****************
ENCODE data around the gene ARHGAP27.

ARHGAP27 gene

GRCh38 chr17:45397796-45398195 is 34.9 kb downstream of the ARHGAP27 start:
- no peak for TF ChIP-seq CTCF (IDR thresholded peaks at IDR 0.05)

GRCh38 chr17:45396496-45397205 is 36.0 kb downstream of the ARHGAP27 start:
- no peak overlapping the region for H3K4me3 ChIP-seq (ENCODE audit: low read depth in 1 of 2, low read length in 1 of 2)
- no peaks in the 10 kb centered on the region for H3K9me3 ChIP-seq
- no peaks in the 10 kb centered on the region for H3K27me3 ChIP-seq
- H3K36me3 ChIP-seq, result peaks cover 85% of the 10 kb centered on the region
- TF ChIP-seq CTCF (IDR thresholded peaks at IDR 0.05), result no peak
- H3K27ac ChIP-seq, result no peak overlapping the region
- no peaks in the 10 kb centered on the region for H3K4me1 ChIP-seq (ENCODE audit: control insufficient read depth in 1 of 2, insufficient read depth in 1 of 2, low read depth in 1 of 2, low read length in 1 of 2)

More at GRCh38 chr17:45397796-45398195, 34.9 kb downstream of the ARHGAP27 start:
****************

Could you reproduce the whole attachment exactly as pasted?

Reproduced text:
ENCODE data around the gene ARHGAP27.

ARHGAP27 gene

GRCh38 chr17:45397796-45398195 is 34.9 kb downstream of the ARHGAP27 start:
- no peak for TF ChIP-seq CTCF (IDR thresholded peaks at IDR 0.05)

GRCh38 chr17:45396496-45397205 is 36.0 kb downstream of the ARHGAP27 start:
- no peak overlapping the region for H3K4me3 ChIP-seq (ENCODE audit: low read depth in 1 of 2, low read length in 1 of 2)
- no peaks in the 10 kb centered on the region for H3K9me3 ChIP-seq
- no peaks in the 10 kb centered on the region for H3K27me3 ChIP-seq
- H3K36me3 ChIP-seq, result peaks cover 85% of the 10 kb centered on the region
- TF ChIP-seq CTCF (IDR thresholded peaks at IDR 0.05), result no peak
- H3K27ac ChIP-seq, result no peak overlapping the region
- no peaks in the 10 kb centered on the region for H3K4me1 ChIP-seq (ENCODE audit: control insufficient read depth in 1 of 2, insufficient read depth in 1 of 2, low read depth in 1 of 2, low read length in 1 of 2)

More at GRCh38 chr17:45397796-45398195, 34.9 kb downstream of the ARHGAP27 start: